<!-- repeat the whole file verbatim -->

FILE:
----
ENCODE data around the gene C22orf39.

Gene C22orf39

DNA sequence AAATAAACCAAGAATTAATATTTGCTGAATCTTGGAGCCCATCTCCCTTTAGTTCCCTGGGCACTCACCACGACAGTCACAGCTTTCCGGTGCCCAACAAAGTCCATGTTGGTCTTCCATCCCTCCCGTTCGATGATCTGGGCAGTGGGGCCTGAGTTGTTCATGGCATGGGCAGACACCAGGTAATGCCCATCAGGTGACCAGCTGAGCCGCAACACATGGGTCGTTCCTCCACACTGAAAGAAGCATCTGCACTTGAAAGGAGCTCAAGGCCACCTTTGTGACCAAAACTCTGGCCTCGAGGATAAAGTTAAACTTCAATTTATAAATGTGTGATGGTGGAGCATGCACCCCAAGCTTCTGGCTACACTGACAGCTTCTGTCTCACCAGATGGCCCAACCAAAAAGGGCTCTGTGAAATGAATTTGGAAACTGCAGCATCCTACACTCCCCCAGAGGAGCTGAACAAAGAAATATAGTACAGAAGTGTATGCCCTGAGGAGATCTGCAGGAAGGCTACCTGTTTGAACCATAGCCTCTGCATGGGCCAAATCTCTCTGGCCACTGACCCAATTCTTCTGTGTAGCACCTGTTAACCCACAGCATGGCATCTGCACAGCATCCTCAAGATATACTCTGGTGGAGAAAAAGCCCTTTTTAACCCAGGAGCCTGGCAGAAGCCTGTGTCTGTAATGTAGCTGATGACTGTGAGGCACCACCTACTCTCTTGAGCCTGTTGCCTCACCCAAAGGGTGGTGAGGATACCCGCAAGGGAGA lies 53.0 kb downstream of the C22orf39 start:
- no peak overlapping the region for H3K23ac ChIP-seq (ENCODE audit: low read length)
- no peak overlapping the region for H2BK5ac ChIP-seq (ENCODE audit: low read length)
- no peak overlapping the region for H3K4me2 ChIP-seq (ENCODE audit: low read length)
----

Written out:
ENCODE data around the gene C22orf39.

Gene C22orf39

DNA sequence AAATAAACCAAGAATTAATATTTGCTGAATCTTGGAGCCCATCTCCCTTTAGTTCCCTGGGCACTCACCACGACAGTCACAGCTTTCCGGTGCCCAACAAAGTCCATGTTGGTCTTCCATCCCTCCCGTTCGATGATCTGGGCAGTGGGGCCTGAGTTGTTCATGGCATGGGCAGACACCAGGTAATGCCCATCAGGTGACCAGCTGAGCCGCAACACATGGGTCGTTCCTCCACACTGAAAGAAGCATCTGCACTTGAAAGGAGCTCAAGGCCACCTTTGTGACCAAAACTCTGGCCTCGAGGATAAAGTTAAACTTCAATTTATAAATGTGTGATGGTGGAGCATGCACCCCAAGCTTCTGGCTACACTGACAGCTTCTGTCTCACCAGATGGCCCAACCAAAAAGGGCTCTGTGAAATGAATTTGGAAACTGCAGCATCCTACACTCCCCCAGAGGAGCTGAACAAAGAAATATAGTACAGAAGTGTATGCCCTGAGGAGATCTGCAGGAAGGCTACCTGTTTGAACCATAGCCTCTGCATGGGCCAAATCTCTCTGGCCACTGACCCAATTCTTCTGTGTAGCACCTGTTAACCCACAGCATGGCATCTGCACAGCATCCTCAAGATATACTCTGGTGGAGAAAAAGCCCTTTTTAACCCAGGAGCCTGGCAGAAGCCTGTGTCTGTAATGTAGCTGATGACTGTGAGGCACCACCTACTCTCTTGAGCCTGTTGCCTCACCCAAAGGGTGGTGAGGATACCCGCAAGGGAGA lies 53.0 kb downstream of the C22orf39 start:
- no peak overlapping the region for H3K23ac ChIP-seq (ENCODE audit: low read length)
- no peak overlapping the region for H2BK5ac ChIP-seq (ENCODE audit: low read length)
- no peak overlapping the region for H3K4me2 ChIP-seq (ENCODE audit: low read length)